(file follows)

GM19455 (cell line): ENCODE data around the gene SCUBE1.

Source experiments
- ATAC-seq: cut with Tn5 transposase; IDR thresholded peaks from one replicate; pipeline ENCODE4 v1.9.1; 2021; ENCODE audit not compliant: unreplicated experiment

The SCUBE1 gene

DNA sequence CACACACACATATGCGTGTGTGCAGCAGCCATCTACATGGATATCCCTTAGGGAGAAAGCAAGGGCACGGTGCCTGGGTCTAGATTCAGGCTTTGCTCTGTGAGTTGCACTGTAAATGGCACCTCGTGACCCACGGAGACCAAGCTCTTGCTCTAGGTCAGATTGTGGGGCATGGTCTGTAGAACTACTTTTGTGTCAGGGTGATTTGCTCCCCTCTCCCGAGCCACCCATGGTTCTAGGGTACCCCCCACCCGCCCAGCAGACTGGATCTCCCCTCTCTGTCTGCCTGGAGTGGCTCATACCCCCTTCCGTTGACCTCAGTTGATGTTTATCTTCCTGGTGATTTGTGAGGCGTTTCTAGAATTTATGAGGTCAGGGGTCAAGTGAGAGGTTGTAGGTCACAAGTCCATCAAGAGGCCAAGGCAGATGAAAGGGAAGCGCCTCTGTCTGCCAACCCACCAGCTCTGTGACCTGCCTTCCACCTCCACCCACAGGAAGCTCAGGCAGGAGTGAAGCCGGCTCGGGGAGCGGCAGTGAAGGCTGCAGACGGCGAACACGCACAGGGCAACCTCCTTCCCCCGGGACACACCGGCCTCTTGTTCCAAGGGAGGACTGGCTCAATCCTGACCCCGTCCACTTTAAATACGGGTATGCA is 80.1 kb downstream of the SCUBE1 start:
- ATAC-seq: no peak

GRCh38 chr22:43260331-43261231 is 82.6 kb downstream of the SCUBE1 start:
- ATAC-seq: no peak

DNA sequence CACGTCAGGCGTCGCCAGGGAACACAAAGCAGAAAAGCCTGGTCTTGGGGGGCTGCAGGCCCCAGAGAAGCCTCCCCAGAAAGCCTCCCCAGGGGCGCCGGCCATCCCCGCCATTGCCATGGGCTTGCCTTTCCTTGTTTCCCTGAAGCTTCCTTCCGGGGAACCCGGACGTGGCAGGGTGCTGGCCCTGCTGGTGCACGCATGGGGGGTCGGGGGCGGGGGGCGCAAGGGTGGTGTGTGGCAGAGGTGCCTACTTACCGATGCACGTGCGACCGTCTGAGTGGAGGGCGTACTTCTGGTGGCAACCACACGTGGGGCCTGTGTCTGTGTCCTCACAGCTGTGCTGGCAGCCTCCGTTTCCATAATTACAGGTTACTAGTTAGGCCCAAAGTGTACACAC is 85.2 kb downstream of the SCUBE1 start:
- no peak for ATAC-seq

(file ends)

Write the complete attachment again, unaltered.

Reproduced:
GM19455 (cell line): ENCODE data around the gene SCUBE1.

Source experiments
- ATAC-seq: cut with Tn5 transposase; IDR thresholded peaks from one replicate; pipeline ENCODE4 v1.9.1; 2021; ENCODE audit not compliant: unreplicated experiment

The SCUBE1 gene

DNA sequence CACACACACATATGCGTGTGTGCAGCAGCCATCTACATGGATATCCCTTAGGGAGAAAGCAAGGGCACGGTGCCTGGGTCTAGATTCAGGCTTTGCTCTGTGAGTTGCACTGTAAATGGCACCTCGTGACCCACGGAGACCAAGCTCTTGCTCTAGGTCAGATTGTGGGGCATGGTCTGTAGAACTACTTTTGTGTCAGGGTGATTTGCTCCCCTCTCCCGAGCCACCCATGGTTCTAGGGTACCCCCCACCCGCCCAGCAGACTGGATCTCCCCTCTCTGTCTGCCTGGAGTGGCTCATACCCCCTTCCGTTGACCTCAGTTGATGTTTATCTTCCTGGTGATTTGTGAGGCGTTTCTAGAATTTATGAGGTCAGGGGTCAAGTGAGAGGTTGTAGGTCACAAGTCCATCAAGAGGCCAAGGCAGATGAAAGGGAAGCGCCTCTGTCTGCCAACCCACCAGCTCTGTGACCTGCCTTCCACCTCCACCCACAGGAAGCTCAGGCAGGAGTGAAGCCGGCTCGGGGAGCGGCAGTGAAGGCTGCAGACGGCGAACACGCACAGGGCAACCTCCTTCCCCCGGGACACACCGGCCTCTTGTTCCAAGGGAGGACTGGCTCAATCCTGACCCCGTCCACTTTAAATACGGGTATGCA is 80.1 kb downstream of the SCUBE1 start:
- ATAC-seq: no peak

GRCh38 chr22:43260331-43261231 is 82.6 kb downstream of the SCUBE1 start:
- ATAC-seq: no peak

DNA sequence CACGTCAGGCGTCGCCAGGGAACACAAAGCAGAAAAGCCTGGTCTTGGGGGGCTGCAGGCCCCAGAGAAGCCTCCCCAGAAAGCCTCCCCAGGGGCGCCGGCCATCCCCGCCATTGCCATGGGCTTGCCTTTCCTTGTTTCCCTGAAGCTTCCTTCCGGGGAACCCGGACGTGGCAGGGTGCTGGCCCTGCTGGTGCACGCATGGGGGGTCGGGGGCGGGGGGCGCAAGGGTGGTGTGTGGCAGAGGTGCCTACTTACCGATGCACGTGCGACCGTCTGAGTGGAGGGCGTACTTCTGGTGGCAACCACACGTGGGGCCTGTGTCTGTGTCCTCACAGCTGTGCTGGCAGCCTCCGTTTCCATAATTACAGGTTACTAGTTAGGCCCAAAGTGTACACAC is 85.2 kb downstream of the SCUBE1 start:
- no peak for ATAC-seq